Jack Wilson

Jack Wilson

by Zachary Houle

1 April 2012

While this album does have its lovely quiet moments interspersed with scorching barn-burners, Wilson does have a bit of room to grow and mature as a musician.

A Crowded Field

cover art

Jack Wilson

Jack Wilson

(Fluff & Gravy)
US: 6 Mar 2012
UK: Import

There are a lot of famous Jack Wilsons out there. The Wikipedia disambiguation page on the name lists no less than 14 famous people with the moniker, including, of course, Jackie Wilson, the American soul and R&B singer, along with the American baseball player, the Chicago-based jazz pianist, and various other boxers, footballers, and cricketers who have come and gone. Joining this crowded space is Jack Wilson, a sensitive singer-songwriter who cut his teeth musically in Seattle but who now calls Austin, Texas home. So, given all of the competition, you might wonder what makes this Jack Wilson rise above the fray. As evidenced from his debut self-titled CD – originally self-released in 2010, but now getting wider distribution by being picked up for re-release by fledging Portland-based country-folk-rock label Fluff & Gravy – Wilson mines a particular brand of country-rock that adds folk touches and experimental tendencies, playing with tempos and speeds of songs within songs. And, well, he’s a bit of a hipster. The cover art features a photo of Wilson in full beard mode, as though he just stepped out of an audition with Fleet Foxes (which would be apt considering the Pacific Northwest roots of both acts), and his ReverbNation page indicates that, as a formulative songwriter, he drank a lot of PBR. However, while his album does have its lovely quiet moments interspersed with scorching barn-burners, Wilson does have a bit of room to grow and mature as a musician. Jack Wilson, basically, is the portrait of a young man struggling to figure out who he is as an artist, and the ride that he takes you on is generally a compelling one, though there’s the odd flourish here and there that could have used a bit more spit and polish.

One thing that is particularly intriguing about Wilson is his voice. This might sound like a bit of a knock, but he sometimes sounds a little like Ed Robertson from the Barenaked Ladies, which, yes, can be a bit distracting if you keep expecting Wilson to break out into a freestyle rap a la “One Week” while listening to this record. However, his lilt does make him a bit unique in the crowded Americana field, and you have to wonder what age and wisdom will do to his pipes throughout the coming years. More importantly, Wilson is unafraid to mess with convention. Opening song “Valhalla”, which begins with the lonesome sound of someone walking on loose gravel as a wind whips up around them, is bolstered by the presence of a horn section at the end, even though the song itself is a little on the rough side, with the second verse breaking down the track’s gorgeous waltz-y flow, with drums struggling to keep proper time during the triumphant climax. If “Valhalla” proves anything, it’s that Wilson and his backing band, The Wife Stealers, might have benefited from having a better producer soften the impact of the song.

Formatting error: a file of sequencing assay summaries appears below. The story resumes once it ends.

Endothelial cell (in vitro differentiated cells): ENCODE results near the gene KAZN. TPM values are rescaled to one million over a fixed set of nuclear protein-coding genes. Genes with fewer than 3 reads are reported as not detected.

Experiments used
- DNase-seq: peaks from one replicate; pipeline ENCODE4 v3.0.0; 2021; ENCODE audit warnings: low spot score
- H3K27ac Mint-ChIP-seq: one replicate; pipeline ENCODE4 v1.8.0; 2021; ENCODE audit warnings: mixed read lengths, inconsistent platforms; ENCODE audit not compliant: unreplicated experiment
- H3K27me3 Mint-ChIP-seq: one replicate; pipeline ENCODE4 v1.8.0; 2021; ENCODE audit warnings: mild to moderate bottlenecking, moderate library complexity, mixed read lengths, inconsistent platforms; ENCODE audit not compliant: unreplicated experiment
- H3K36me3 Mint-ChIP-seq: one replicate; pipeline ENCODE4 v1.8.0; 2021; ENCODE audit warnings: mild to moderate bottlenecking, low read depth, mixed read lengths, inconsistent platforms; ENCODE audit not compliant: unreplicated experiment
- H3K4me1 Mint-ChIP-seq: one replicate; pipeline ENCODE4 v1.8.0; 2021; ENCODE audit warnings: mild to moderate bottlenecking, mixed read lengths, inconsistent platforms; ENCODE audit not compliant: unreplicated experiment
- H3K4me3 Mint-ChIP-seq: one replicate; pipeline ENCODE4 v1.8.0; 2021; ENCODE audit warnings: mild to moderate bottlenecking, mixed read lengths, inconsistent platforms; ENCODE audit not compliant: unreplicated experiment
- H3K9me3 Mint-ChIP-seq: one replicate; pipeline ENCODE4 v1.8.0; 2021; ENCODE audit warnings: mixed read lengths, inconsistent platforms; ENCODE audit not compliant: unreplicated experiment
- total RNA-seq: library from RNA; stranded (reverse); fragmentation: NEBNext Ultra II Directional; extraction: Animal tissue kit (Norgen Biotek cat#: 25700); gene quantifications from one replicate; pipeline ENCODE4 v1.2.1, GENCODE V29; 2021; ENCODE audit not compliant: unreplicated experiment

Meanwhile, “I’ll Do the Same” is a gently plucked acoustic ballad with careening cellos, which is a bit of an odd blend for a country song. It sort of works, even though the melody is less gorgeous than it thinks it is. The rocking “The Cure”, which the accompanying press release claims features the work of no less than 19 electric guitars (which seems like hyperbole to me), is a ragged rocker that takes a little getting used to because the chorus is played at a much slower tempo than the verses – something that might work well if you are in a prog-rock band like Rush, but seems a little odd for a countrified kick-out-the-jams-style piece that flies the flannel high. However, the album gets progressively stronger as it goes along. “Red Feather” is an offering of haunting, evocative, almost classical guitar. “Clean”, the album’s sole cover (written by Jonathan Byrd), is gritty and well-worn, with weary male-female duetting vocals. “Black Hills Fiction” starts out a slow and sultry ballad but transforms itself by picking the pace into a walloping gallop. The very best, though, is saved for the end: The mandolin-led ballad “The Truth” features a catchy, sing-a-long quality thanks to the repetitive nature of the lyrics. Despite its strength, there’s a bit of a stumble with the words: “To all you women who love women and men who love men / I know that you try harder”. Try harder at what, precisely? Love? It’s a little clumsy, the way that such lines are presented, which is an unfortunate blemish on what is an outstanding song. 

Being associated with an indie label, albeit a small one, should open Wilson up to greater radio airplay and more spilled ink in the press. This will likely be a major boost to Wilson’s confidence, and one can only wonder what the sophomore album will be like: Wilson has signed a two-album deal with Fluff & Gravy, and the follow-up is due presumably in 2013. As it stands, Jack Wilson isn’t a particularly bad document and is worth hunting down if you want to seek out someone trying a unique blend of country-rock that nudges boundaries. It is, though, a bit of a diamond in the rough, and one wishes that some of the edges in the songwriting department got sanded down a bit more. There are a lot of Jack Wilsons out there, historically, who have made their mark. This one has made a bit of a nick, and only time will tell if he will join the vaulted ranks of that Wikipedia disambiguation page of famous Jack Wilsons. Indeed, only time will tell.

Jack Wilson


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